Soon after stealing it, odd things begin to happen to the twenty-somethings … I mean teens.  It seems as though the truck is possessing them or at the very least altering their moods and behaviors.  Marcus is driving, zones out (due to the truck) and they all awaken on an even more remote dead end road that they’re trapped on (it’s a really narrow road and there’s not enough room to back up the road train).  At this point the film becomes one of “those films” that seems to be searching for some kind of explanation to give the viewer some kind of closure to the events going on.  It literally feels as though the writer (Clive Hopkins) came up with the idea of a “haunted truck” terrorizing kids and then director Dean Francis started filming it before reading the entire script.  It seems they’re both making up the story as they go on.

Don' get hung up on this hood ornament ... it has no relevance to anything going on!!

Unfortunately for us the explanation they decide on is lamer than Christopher Reeves in a marathon.  Each teen (I’ll just give-in and call them “teens”) becomes affected by the truck.  Craig’s horrible compound fracture mysteriously heals and Marcus becomes more and more of an asshole to his girlfriend (going so far as to abandon her on the remote stretch of road).  But we keep getting hints that the truck is hauling something mysterious, suspicious, and maybe even a little supernatural.  The cargo bins are pad locked but not surprisingly they open whenever there’s only one character near it.  It’s kinda like the WB frog that only sings and dances when there’s only one person around.

This guy comes & goes faster than your interest in this flick does!!

So for the better part of 90 minutes we have to endure some truly lame cat and mouse games as Craig stalks and kills the others.  Or is it the real owner of the road train?  Or is it something from the truck’s cargo?  Or is it … who cares!!!  Trust me; you won’t care.  With dialogue like, “You didn’t take the truck, the truck took you” you’ll wanna swallow a bullet.  Sure ROAD KILL is full of laugh-inducing lines like this one, but the problem is this isn’t a comedy!!  And just in case you’re crazy like I am and wanna know what’s in the cargo, I’m gonna save you the trouble of watching this one:  [SPOILERS FOLLOW]  The truck is indeed possessing the teens, but the real explanation here is that the truck runs on human blood and the truck’s entire cargo is a blood processing plant that grinds up people and funnels the blood into the gas tank. [END SPOILER]  Yeah; I wish I was joking.  This “reveal” does absolutely nothing to explain what has been occurring in the film prior to it (like why does the camera keep focusing on the truck’s hood ornament of the three-headed wolf?).  The final act of the film completely falls apart making the first few acts a huge waste of time.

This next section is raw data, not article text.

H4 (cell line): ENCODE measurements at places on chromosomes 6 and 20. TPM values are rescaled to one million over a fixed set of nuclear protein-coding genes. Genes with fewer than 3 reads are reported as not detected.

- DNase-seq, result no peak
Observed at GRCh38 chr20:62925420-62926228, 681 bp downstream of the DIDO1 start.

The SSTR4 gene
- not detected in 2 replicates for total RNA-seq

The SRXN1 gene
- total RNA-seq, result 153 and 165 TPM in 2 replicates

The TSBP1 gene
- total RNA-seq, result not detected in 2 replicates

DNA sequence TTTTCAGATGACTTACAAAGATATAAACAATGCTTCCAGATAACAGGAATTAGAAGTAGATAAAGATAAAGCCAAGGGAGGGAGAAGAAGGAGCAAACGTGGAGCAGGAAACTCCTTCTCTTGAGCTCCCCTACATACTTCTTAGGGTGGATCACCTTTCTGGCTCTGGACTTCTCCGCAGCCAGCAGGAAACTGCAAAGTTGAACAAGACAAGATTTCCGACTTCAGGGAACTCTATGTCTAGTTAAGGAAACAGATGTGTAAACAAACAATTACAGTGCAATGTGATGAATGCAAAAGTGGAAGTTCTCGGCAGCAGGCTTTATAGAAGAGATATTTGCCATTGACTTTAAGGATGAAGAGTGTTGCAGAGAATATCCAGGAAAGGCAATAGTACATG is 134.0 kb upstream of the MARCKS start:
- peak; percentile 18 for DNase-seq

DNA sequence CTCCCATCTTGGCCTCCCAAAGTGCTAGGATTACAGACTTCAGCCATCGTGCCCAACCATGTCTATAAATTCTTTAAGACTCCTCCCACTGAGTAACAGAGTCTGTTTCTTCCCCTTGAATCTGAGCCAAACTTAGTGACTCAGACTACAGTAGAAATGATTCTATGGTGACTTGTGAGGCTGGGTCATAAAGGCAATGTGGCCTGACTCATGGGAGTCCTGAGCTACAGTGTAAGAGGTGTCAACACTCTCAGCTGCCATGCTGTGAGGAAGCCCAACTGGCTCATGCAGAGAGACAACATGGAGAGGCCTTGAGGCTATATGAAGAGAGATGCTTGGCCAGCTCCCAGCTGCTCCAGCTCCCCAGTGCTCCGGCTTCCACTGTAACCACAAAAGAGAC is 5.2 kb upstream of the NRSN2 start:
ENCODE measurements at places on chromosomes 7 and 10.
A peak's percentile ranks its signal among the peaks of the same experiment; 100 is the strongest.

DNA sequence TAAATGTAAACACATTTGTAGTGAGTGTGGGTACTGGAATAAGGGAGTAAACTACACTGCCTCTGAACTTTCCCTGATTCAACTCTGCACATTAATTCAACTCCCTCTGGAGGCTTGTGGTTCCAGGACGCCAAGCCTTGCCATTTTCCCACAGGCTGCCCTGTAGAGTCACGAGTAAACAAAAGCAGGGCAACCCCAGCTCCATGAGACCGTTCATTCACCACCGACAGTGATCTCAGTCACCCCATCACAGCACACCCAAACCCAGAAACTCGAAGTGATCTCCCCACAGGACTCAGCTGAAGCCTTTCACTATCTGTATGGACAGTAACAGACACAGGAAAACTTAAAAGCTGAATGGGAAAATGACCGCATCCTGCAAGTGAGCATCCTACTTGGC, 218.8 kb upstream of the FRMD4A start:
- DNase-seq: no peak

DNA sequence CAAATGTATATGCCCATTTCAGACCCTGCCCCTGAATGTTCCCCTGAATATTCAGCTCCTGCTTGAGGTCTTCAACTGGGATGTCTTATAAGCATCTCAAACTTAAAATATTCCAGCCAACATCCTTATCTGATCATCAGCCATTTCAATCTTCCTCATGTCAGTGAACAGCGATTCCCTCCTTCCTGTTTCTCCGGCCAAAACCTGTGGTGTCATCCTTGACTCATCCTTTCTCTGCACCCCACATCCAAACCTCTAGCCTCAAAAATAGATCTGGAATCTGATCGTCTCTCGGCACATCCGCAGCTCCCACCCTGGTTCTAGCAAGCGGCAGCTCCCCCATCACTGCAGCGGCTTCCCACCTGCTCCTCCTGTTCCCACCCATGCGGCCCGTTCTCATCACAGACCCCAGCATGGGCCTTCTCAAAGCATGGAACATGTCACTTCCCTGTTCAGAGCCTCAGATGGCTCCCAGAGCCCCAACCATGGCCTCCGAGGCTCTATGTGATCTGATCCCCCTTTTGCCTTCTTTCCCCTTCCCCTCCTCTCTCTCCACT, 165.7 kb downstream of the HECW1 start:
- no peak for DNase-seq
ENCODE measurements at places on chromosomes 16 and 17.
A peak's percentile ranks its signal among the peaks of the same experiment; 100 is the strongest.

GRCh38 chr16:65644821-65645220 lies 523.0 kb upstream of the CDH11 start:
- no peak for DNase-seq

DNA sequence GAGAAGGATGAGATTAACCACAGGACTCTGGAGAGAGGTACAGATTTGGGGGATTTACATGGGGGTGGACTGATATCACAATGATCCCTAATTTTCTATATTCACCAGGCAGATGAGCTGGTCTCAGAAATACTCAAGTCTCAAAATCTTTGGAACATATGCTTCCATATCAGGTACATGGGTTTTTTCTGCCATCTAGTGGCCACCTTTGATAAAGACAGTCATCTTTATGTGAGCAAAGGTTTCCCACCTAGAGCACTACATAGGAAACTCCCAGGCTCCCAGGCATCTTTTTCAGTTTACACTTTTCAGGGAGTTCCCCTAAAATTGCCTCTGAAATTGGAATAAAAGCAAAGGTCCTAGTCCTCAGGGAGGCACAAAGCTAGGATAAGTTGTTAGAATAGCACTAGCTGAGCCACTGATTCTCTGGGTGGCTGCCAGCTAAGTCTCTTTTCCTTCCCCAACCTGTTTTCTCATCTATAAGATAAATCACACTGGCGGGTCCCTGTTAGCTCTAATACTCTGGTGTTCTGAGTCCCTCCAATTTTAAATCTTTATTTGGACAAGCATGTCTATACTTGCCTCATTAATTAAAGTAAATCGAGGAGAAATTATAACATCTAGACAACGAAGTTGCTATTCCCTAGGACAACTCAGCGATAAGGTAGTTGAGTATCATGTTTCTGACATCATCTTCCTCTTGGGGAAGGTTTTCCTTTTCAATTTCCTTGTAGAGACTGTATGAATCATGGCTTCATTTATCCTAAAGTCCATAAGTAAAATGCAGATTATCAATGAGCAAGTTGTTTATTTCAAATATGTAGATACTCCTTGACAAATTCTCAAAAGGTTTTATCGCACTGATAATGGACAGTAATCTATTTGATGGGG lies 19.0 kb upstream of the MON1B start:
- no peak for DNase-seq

A good old compound fracture is the closest we get to gore here!!

There’s a new “sheriff” in town folks and it’s called “Fangoria FrightFest”.  This is the first film of the 2010 lineup that I watched (I have seen all of them) and if this is any indication of future lineups then After Dark is gonna have a run for its money.  Forgettable performances, a ridiculously silly plot, horrible dialogue, and more insulting plot holes than is forgivable for any one film makes this one a film to put on your “avoid at all costs” list.  Now all we need is Rue Morgue magazine to sponsor a yearly shitty horror film festival to complete the hat trick.  Not recommended at all!!

My Summary:

Director:  Dead Francis

Plot:  1 out of 5 stars

Gore:  4 out of 10 skulls

Zombie Mayhem:  0 out of 5 brains

Reviewed by Scott Shoyer